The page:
How can social value be achieved?

There are a number of ways to ensure that social value can be fully integrated as a part of procurement plans. The Public Services Act 2012 asks organisations to only consider it at the point of commissioning. However, to realise maximum benefits, social value should be considered past this point.

Fusion21 delivers procurement services for built assets to over 180 public sector members, and we ensure social value is delivered through our programmes by measuring the performance and delivery on contracts.

To date £56 million of social impact has been delivered, and over 2400 jobs have been created. Last year alone we achieved over £13 million of efficiency savings for our members.

So, at the point of commissioning, how can you ensure considering social value will make a difference? Including it within the award criteria, and assigning weighted sections as part of a supplier’s quality submission during a tender process, is one option.

Fusion21 attribute a proportion of a tender evaluation to social value – resulting in this having a direct impact on the final scoring. This approach ensures that social enterprises, SME’s and socially driven suppliers, stand a better chance of winning work through the procurement process.

It also provides an opportunity for organisations to demonstrate the added value they can deliver on a contract, and enables the commissioner to evaluate this based on project objectives.

Avoid Best Endeavours

Organisations should always avoid a ‘best endeavours’ approach to social value implementation within contracts. Instead, commissioners should stipulate how their objectives will be managed, and consider how performance will be evaluated. One way to do this includes asking successful bidders to produce SMART action plans, listing the outputs they can generate.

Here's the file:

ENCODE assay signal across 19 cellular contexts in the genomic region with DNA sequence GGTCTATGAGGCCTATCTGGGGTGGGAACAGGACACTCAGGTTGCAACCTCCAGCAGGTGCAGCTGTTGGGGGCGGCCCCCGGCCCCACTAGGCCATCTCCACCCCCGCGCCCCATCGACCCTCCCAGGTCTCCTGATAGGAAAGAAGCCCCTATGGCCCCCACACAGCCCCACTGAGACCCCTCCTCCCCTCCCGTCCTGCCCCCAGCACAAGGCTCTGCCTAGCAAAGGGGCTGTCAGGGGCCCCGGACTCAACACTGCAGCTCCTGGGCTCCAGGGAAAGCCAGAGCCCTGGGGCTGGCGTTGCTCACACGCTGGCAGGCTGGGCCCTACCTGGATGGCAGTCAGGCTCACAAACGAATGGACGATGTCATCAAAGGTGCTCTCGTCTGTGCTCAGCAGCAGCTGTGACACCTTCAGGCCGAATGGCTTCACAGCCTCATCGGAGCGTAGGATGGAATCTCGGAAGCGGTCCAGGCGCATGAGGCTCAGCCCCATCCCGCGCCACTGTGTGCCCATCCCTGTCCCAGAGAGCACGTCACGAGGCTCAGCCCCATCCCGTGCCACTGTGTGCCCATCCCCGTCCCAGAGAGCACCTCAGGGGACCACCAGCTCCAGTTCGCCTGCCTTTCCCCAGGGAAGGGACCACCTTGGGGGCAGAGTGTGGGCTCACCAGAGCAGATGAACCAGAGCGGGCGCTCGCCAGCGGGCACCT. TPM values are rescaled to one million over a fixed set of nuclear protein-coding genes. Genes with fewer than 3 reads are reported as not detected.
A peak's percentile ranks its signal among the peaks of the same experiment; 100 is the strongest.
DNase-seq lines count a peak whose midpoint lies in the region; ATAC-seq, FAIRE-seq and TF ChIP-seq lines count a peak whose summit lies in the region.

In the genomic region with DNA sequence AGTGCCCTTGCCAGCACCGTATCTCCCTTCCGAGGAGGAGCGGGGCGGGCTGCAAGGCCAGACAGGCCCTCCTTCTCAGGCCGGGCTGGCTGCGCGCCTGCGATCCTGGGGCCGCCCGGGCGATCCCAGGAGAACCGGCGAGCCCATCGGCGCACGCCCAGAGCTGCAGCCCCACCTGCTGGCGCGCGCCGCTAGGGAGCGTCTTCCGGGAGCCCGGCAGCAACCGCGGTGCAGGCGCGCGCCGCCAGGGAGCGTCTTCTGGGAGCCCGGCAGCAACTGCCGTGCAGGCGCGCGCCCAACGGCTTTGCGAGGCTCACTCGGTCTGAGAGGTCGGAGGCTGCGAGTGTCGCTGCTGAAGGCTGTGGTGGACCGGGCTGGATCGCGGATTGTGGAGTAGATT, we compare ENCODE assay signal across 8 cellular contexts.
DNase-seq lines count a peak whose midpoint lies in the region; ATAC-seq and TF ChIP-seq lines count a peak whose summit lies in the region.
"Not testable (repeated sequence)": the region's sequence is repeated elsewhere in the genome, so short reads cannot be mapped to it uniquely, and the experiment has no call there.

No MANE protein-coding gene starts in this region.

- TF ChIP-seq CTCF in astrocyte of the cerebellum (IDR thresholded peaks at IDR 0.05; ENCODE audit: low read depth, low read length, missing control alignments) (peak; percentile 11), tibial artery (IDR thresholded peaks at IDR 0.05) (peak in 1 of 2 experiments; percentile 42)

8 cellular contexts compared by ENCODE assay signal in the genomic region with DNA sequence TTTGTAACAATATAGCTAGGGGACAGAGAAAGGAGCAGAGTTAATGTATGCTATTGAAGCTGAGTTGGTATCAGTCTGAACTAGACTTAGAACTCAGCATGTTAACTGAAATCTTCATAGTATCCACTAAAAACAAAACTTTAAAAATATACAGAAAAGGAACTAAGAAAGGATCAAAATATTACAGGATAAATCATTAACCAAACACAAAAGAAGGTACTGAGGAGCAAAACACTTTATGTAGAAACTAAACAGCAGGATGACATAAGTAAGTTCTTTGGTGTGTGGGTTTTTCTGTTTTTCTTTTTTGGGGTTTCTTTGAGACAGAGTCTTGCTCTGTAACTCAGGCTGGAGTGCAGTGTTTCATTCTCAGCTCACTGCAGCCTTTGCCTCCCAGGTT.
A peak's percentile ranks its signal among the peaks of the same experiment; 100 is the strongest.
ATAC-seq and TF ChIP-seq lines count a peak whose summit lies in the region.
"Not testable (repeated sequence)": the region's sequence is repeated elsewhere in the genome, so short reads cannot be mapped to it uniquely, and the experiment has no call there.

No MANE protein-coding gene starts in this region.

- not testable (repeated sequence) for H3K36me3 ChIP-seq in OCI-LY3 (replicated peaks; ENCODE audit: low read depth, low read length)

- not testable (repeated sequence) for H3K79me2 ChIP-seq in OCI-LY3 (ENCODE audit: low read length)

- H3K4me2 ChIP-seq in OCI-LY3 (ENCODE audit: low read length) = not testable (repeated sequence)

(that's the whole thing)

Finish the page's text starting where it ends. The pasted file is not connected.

Once this is complete, social value performance should be integrated into standard contract management procedures.

Fusion21 also issues Regeneration and Local Economic Benefit Plans to every member who has commissioned a contract through us. These plans contain clear objectives and set targets – in addition to providing analysis and detailed progress reports.

By placing a financial figure on the value generated, our members can see the clear benefits of social value activity.

Finally, if social value can become engrained in a supplier’s contractual obligations, it is easier to ensure that goals will be met. At Fusion21, we put a contract in place between our member and supplier, which states an employment opportunity, must be created for every £500k of contract value.

It’s fair to say that procuring for social value needs to have a higher priority in the public sector – and to retain competitive advantage, suppliers should be considering their approach to delivering this.

Fusion21 is an award winning social enterprise who’ve gained national recognition for collaborative working with suppliers and members. We provide a wide range of procurement services and procurement frameworks for built assets that meet the unique requirements of public sector organisations.

Shark Warning! UK Energy Markets Explained

There are two types of shark – the ones in the water, and the ones that reside in the murky waters of the UK energy markets. It’s time to bring some visibility into these waters.

It is common knowledge that sharks are dangerous. But are they? I have scuba-dived with real sharks, and swum with the sharks of the UK energy markets for many years.

The vast majority of real sharks are harmless and will swim away if approached by an over excited diver. Sharks are curious animals and will slowly and carefully approach divers that are calm and motionless. However, there is no doubt that some sharks are dangerous, but if a diver understands shark behaviour, then any danger is minimised.

Unfortunately the sharks swimming in the UK energy markets are very different beasts. These sharks are uninformed, unpredictable and deliberately target the unwary without mercy.

There are hundreds of these sharks waiting to strike. As procurement professionals, how many calls a day do you receive promising cheaper energy and services that are far superior to any offered by the competition?